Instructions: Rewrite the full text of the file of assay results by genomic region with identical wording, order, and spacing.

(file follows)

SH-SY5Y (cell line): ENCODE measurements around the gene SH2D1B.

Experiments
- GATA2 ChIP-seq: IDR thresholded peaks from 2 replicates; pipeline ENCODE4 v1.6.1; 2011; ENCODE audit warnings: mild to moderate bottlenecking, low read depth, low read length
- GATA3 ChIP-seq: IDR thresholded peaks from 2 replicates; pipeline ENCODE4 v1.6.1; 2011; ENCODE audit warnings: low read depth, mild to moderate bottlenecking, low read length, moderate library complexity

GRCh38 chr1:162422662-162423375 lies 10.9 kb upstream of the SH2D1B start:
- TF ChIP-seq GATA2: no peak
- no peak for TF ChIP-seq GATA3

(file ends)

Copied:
SH-SY5Y (cell line): ENCODE measurements around the gene SH2D1B.

Experiments
- GATA2 ChIP-seq: IDR thresholded peaks from 2 replicates; pipeline ENCODE4 v1.6.1; 2011; ENCODE audit warnings: mild to moderate bottlenecking, low read depth, low read length
- GATA3 ChIP-seq: IDR thresholded peaks from 2 replicates; pipeline ENCODE4 v1.6.1; 2011; ENCODE audit warnings: low read depth, mild to moderate bottlenecking, low read length, moderate library complexity

GRCh38 chr1:162422662-162423375 lies 10.9 kb upstream of the SH2D1B start:
- TF ChIP-seq GATA2: no peak
- no peak for TF ChIP-seq GATA3